A pivotal moment in the reconciliation of Tamils and Singhalese in the Diocese occurred at an annual pastors’ retreat I convened for our pastors.  The retreat’s theme of ‘God’s transforming Spirit: from chaos to creation’ provided a focus for the pastors to reflect on the impact of the civil war on them personally. In one session, the pastors each drew a picture that illustrated what they were feeling when telling their personal stories about the harm they experienced.

When it came time to share their creative work with the whole group, a Singhalese pastor stood up to speak.  He said that after sharing with his Tamil sisters and brothers during the retreat, and especially with those who ministered in the Vanni and Jaffna, he now believed for the first time that the Singhalese military had misled the Singhalese population about the devastation and death that resulted from the concluding phase of the war.  This pastor’s profound discernment of Christ’s voice in the grief and pain of Tamil colleagues brought him to a stunning political analysis of the corrupting spirit that had formed his understanding of Sri Lankan national life.

The gift of our church’s prophetic imagination is seeing the truth from Christ’s perspective.  This pastor saw a new truth, and when he disclosed it, the Tamil pastors at the retreat heard him joyfully, for their pain as Tamils had been acknowledged in a public way by a Singhalese brother.   And from this truth a new capacity to bear pain that appeared unbearable has emerged.  Soon after this event, I was called to stand in solidarity with another Singhalese pastor who was assaulted and his church attacked by Buddhist fundamentalists.  Today we are called to be a reconciled church, and to be reconciled to God at the cross of Christ means trusting that we may live in solidarity, one with the other, sharing the pain that is the cross we bear as a prophetic community.

If we did not know the grace of God that brought our real experiences of pain into the light of our newness as a reconciled church, we would have little to say about the complex multi-faith and ethnic conflicts that burdened our church and nation with war for too long.  Perhaps these narratives about our experiences of pain are parables for how we are to be a reconciling and reforming community for our world, called to walk with the Prince of Peace in resisting the evils of violence and war.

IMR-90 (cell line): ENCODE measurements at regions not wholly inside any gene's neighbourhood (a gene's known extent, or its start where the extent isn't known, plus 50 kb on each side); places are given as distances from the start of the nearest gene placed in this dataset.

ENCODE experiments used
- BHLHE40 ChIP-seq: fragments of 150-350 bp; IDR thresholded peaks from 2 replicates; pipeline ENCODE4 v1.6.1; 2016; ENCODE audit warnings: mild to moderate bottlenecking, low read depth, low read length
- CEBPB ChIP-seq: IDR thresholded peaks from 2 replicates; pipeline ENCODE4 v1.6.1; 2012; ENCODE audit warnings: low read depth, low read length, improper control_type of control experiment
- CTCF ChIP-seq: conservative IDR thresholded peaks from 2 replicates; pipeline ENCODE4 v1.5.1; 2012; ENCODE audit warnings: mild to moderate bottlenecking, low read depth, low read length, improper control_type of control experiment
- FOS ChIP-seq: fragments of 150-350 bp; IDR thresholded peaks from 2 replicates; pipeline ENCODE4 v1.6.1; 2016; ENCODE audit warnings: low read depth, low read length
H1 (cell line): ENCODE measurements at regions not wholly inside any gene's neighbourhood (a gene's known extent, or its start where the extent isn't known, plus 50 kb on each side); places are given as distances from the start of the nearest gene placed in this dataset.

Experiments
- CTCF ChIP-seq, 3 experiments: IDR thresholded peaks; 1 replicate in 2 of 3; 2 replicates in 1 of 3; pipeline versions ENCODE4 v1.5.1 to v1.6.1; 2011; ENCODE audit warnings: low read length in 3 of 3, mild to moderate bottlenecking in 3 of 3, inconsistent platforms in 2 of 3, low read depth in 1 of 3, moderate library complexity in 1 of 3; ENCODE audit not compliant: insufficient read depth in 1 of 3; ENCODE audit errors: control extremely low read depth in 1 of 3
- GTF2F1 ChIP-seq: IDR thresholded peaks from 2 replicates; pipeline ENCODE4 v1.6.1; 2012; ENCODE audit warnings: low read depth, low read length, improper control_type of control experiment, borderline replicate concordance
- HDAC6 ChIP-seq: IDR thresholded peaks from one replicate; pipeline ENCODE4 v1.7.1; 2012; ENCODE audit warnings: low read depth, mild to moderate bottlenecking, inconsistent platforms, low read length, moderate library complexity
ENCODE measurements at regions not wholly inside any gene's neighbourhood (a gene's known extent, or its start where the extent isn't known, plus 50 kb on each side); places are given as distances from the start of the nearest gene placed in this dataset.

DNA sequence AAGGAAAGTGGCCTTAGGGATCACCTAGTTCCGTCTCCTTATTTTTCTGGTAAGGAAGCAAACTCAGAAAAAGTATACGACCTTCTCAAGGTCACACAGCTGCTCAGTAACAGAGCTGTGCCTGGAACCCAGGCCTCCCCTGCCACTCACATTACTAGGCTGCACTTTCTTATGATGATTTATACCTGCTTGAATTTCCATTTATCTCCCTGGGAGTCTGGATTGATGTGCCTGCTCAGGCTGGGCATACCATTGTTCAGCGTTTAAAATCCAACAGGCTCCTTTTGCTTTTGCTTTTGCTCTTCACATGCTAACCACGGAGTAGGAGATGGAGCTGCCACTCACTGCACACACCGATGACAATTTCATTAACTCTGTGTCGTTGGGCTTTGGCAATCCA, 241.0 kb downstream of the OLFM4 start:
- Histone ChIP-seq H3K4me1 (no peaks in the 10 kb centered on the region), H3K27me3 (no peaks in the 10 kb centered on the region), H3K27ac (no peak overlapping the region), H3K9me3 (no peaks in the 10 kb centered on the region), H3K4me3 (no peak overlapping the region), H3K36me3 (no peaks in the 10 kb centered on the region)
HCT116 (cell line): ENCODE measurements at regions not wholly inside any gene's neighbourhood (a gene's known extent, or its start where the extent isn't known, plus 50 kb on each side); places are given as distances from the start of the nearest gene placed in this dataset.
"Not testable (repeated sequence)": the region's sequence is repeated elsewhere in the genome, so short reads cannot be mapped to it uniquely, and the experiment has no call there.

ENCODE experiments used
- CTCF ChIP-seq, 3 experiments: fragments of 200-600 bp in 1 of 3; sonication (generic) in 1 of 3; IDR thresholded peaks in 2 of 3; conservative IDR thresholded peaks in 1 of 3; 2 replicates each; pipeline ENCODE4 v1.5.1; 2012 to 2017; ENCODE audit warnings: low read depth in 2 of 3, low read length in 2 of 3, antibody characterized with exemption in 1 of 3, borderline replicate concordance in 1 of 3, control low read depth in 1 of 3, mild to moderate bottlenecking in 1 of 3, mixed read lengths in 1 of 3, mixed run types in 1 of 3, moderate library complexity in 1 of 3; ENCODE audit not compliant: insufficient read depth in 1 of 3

Brueggemann offers two other features of the prophetic community that may further our understanding of how our newness as a reconciled national churchmay deepen our vocation as a reconciling church. He posits that a prophetic community has a long and available memory that sinks the present generation deep into an identifiable past that is available in song and story.  But the reality of the Sri Lankan war is that memory has been violated or buried, and for many, the memory of their war experience may be too painful or too dangerous to narrate.

The challenge of nurturing a prophetic community with a long and available memory in a post-war environment is summarised in a recent report of the International Centre for Ethnic Studies, which noted that ‘the different ways in which the different ethnic groups experienced the war indicate deeply varied perceptions of perpetrator and victim, triumph and defeat, and hero and enemy. These varied memories should be carefully brought together nationally to create a narrative which is inclusive of all experiences and grievances. This is a significant challenge for Sri Lanka where even memory has been a cause for division instead of a uniting force.’[17]

Our Diocesan executive agreed that I should celebrate the Eucharist on All Souls’ Day in 2015 for the first time since the war’s end.  In the liturgical act of remembering Jesus’ death and resurrection, we took an important first step in recreating a grieving space within the Diocese for all those grieving the death of a loved-one or church member killed during the war. This Eucharist took place against a background of the‘emergence of memorials for the military in predominantly Tamil areas, where mourning and remembering the past was prohibited, (and this) was observed … as adverse to reconciliation.’[18]  The Catholic theologian William Cavanaugh, in his study of government torture in Chile, described the Catholic Church’s discovery that in the Eucharist the church had a vehicle for remembering the rule of God and a practical means for their communities to escape ‘the imagination of the state … To participate in the Eucharist is to live inside God’s imagination.  It is to be caught up in what is really real, the body of Christ’.[19]  Perhaps this sacrament of remembrance is critical to the healing of memories traumatised by war and the politics of oppression.  Our All Souls Eucharist was helpful in nurturing our diocese’s prophetic imagination for the ministry of reconciliation, for a little more than a week later, we were able to transform the Vaddukoddai Cathedral into a welcoming space for a multi-faith public ceremony for International Remembrance day.  Buddhist, Hindu, Muslim and Christian leaders led the gathering in remembering how each faith was committed to peace, while two mothers from the Tamil and Singhalese communities testified to the tragedy of the war-deaths of a loved husband and sons.  Properly understood, the theology of the cross unites all humankind in the suffering and death we inflicted on Christ.  We are united in our shame and sin.  I believe this is close to Wesley Ariarajah’s assessment of the theological imperative for us post-Tambaram: ‘What is needed for the future … is an authentic Christianity that moves away from a missiological explanation of the significance of Christ.  A new Christology is needed that would provide a foundation for theology in a context of religious plurality.’[20]  This is the deep truth which must underpin all Christian participation in multi-faith dialogue and conversation if the church is to be faithful to our vocation as ambassadors of reconciliation.